After a long day of deliberation and negotiation, the Senate Committee on Banking, Housing, and Urban Affairs voted late Tuesday afternoon in favor of sending S. 2155, the Economic Growth, Regulatory Relief, and Consumer Protection Act, to the full Senate for a floor debate. Supported by Republicans and some moderate Democrats, the bill would make significant changes to the Dodd-Frank reform bill passed in 2010. The final vote to advance the new bill was 16-7 in favor.
In addition to the Committee’s 12 Republicans, four Democrats voted to advance the bill, including Sen. Joe Donnelly (Indiana), Sen. Heidi Heitkamp (North Dakota), Sen. Jon Tester (Montana), and Sen. Mark Warner (Virginia).
Senator Mike Crapo (R-Idaho), Chairman of the Banking Committee, said, “The bill has received widespread support from commentators, regulators, businesses, and institutions representing millions of hard working Americans and consumers, including over 10,000 community bankers, more than 100 million credit union consumer members, and thousands of small business owners and entrepreneurs, among others.”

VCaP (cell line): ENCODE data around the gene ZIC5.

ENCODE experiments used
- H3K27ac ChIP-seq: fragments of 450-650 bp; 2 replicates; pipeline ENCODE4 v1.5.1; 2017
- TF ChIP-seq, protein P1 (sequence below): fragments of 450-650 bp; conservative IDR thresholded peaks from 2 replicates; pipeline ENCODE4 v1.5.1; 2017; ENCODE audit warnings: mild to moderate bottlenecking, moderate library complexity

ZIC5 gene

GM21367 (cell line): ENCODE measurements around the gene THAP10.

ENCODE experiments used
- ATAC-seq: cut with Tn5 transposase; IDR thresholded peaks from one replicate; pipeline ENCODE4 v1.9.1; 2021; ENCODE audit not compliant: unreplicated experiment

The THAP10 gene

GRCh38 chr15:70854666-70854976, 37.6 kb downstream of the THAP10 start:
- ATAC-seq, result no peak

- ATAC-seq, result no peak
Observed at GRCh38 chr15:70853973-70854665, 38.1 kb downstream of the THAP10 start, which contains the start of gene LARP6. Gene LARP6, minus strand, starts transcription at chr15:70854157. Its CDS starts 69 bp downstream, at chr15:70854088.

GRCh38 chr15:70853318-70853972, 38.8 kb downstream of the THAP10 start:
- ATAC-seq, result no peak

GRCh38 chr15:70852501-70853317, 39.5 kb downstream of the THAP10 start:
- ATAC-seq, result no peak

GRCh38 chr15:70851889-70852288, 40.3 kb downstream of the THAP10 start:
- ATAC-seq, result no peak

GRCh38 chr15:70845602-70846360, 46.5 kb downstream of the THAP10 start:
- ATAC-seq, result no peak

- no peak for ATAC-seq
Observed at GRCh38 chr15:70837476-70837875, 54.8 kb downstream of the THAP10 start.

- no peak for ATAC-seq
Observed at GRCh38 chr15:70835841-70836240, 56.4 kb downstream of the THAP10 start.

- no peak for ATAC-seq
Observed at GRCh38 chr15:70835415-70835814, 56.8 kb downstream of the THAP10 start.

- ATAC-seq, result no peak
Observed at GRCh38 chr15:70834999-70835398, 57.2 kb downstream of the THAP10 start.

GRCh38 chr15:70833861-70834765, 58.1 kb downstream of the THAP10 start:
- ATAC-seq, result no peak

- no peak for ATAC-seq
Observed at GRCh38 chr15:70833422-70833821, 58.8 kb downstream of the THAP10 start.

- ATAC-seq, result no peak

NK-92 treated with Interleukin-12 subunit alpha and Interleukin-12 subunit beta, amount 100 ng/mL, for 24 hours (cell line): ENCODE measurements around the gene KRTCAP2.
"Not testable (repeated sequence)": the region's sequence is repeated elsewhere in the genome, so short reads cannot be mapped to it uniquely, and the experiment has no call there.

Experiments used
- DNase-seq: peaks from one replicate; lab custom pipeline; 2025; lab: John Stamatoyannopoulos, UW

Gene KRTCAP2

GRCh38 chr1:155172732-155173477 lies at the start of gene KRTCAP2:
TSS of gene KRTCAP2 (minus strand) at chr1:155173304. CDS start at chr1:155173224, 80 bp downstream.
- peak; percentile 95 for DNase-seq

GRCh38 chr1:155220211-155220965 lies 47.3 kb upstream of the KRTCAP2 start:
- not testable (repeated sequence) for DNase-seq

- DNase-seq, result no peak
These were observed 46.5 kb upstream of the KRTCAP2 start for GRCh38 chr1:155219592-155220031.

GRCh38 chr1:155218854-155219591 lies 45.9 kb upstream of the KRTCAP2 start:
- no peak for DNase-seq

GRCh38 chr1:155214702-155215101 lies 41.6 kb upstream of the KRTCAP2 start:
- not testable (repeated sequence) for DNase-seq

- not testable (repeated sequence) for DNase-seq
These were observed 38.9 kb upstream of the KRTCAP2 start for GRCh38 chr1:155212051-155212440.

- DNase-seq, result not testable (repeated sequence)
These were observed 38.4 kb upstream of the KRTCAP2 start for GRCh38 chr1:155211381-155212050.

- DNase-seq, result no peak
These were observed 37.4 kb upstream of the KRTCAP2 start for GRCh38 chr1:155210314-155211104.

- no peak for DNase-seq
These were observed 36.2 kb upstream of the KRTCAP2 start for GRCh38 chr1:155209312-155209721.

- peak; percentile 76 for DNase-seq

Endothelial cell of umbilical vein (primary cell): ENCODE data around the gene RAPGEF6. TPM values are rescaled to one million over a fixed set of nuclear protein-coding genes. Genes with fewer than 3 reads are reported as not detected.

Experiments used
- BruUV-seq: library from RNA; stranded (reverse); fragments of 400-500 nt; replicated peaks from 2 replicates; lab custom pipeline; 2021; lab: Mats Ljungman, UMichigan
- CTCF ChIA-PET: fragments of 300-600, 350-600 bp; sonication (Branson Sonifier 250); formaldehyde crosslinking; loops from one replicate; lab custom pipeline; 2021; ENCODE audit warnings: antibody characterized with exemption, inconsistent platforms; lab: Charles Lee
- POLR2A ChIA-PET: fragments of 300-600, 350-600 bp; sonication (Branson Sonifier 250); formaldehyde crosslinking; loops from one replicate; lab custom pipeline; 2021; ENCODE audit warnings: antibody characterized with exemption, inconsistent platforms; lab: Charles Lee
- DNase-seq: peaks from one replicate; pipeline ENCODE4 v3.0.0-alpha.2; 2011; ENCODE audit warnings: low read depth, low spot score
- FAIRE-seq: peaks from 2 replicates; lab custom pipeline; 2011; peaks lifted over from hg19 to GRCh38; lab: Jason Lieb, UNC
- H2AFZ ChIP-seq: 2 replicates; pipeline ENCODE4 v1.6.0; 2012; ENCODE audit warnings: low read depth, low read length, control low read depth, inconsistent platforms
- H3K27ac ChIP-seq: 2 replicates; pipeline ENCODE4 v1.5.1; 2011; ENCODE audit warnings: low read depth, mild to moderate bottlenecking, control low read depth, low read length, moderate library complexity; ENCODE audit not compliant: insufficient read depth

The bill would modify key parts of the Dodd-Frank Wall Street Reform and Consumer Protection Act. Under the bill, banks with assets less than $100 billion would be immediately exempted from federal stress tests. Banks with less than $10 billion in assets would be exempted from the Volcker rule, which restricts U.S. banks from certain speculative investments. It would also change the threshold for systemically important financial institutions (SIFI) from $50 billion to $250 billion.
"These reforms make progress toward Treasury’s core financial principles released in June and demonstrate bipartisan support to re-balancing our regulatory framework,” said recently sworn-in Comptroller of the Currency Joseph Otting in a statement. “I look forward to working with the members of the committee and fellow regulators to continue this work in the weeks and months ahead.”
Senator Sherrod Brown (D-Ohio) criticized the bill, saying, “There’s nothing to help people with record high levels of student loan debt; nothing to help those with underwater mortgages; and nothing to help workers who are struggling to get by.”
“I guarantee you that without this bill the only people that we would be empowering are the big banks,” Sen. Tester said.
Sen. Brown opposed the bill, along with Sens. Elizabeth Warren (D-Massachusetts), Brian Schatz (D-Hawaii), Catherine Cortez Masto (D-Nevada), Chris Van Hollen (D-Maryland.), Jack Reed (D-Rhode Island), and Bob Menendez (D-New Jersey).
Sen. Crapo said, “The reforms in this bipartisan bill help tailor the current regulatory landscape, while ensuring safety and soundness and relieving the burden on American businesses that are unfairly being treated like the largest companies in our economy.”